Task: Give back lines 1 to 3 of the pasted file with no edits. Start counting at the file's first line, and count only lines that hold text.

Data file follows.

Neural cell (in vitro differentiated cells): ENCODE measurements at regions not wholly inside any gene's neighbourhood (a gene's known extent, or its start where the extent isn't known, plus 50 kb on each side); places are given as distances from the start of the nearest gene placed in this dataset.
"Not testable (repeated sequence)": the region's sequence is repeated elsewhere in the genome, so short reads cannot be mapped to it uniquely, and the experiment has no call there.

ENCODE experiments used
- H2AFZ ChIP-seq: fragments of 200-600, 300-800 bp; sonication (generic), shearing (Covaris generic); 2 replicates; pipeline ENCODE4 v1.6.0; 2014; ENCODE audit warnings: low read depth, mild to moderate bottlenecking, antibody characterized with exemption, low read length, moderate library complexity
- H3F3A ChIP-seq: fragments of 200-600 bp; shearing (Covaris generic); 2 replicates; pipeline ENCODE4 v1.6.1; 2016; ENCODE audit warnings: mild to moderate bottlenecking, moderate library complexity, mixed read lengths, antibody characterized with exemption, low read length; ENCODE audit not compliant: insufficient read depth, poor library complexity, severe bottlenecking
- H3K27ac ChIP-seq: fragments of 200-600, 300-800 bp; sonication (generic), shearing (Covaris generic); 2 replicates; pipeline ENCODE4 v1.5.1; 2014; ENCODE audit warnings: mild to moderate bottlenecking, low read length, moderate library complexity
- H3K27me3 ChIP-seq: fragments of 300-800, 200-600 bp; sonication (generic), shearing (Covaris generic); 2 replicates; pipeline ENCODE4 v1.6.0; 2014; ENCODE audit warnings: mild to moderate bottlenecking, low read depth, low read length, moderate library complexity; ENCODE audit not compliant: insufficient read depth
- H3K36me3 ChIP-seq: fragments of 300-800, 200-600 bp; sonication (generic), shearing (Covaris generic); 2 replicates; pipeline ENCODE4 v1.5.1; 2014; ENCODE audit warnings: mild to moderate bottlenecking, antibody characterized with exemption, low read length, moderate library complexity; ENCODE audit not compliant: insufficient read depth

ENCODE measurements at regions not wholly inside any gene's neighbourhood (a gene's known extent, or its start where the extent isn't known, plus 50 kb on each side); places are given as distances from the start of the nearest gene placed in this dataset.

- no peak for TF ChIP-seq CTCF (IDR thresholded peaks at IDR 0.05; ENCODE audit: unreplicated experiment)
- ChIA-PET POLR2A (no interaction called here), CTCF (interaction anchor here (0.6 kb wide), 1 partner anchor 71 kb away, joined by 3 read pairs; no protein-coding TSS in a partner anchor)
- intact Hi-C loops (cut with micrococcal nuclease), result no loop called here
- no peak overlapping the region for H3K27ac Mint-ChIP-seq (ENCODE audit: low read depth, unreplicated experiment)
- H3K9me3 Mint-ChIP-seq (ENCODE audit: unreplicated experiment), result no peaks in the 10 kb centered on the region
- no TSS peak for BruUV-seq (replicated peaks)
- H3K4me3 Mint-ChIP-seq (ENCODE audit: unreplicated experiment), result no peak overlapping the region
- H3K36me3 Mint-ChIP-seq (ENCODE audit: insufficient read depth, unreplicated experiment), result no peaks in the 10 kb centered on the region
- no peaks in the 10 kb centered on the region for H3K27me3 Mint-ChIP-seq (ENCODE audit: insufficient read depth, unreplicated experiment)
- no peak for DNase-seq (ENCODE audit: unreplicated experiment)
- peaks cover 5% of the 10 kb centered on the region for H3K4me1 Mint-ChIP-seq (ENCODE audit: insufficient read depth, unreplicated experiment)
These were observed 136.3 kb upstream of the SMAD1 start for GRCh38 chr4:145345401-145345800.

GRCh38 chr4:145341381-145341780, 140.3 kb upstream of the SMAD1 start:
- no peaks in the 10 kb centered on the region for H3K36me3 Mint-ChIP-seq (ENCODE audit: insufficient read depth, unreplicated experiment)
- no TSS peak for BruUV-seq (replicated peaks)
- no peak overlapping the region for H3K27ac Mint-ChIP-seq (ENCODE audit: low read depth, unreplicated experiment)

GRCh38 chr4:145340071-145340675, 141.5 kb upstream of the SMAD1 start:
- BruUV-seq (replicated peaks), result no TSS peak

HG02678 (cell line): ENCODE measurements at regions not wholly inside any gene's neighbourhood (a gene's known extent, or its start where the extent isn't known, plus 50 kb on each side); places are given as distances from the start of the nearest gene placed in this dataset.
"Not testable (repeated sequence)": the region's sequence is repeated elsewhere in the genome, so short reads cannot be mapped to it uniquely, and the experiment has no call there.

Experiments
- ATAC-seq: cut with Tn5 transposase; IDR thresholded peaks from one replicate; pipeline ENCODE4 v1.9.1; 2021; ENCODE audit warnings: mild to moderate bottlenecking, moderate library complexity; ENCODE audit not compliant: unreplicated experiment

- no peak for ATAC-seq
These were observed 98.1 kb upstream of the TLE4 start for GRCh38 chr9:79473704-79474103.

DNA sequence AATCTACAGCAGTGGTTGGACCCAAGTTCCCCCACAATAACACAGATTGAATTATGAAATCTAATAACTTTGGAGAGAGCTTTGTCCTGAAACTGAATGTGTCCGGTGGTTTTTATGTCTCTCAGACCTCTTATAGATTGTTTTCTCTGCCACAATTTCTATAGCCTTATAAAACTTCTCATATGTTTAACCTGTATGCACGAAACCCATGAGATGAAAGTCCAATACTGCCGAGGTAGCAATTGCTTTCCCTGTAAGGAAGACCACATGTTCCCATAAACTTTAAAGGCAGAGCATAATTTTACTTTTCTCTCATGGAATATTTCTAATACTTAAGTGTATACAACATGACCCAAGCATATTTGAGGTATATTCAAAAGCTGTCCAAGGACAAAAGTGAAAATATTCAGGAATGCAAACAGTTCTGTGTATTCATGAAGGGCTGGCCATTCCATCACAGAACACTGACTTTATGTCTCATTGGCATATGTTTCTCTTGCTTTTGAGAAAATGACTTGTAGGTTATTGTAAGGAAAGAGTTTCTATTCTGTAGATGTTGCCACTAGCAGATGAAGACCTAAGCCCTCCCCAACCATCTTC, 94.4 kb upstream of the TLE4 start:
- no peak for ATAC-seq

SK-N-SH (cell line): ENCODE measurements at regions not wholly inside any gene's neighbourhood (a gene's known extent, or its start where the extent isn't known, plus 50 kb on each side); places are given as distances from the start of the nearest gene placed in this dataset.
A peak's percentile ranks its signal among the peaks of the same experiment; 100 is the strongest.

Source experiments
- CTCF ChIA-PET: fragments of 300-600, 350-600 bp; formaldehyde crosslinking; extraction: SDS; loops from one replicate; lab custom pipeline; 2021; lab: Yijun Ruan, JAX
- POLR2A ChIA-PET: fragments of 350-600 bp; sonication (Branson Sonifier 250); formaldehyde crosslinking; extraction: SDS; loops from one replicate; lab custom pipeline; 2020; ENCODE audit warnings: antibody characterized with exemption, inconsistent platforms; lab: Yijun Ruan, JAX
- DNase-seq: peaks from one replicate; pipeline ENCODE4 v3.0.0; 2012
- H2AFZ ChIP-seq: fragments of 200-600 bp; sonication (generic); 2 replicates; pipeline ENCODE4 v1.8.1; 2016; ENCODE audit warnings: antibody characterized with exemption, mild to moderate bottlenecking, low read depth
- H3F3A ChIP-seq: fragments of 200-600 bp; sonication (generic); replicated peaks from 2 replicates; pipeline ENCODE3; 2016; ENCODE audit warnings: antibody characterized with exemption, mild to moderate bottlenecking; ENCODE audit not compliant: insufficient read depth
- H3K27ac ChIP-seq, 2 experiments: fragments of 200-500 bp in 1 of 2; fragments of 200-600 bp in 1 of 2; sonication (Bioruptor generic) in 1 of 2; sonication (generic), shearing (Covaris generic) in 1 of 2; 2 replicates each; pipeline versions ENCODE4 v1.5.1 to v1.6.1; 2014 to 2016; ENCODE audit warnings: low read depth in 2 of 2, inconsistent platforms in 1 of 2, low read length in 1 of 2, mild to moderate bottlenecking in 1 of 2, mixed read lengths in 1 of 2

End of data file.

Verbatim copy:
Neural cell (in vitro differentiated cells): ENCODE measurements at regions not wholly inside any gene's neighbourhood (a gene's known extent, or its start where the extent isn't known, plus 50 kb on each side); places are given as distances from the start of the nearest gene placed in this dataset.
"Not testable (repeated sequence)": the region's sequence is repeated elsewhere in the genome, so short reads cannot be mapped to it uniquely, and the experiment has no call there.

ENCODE experiments used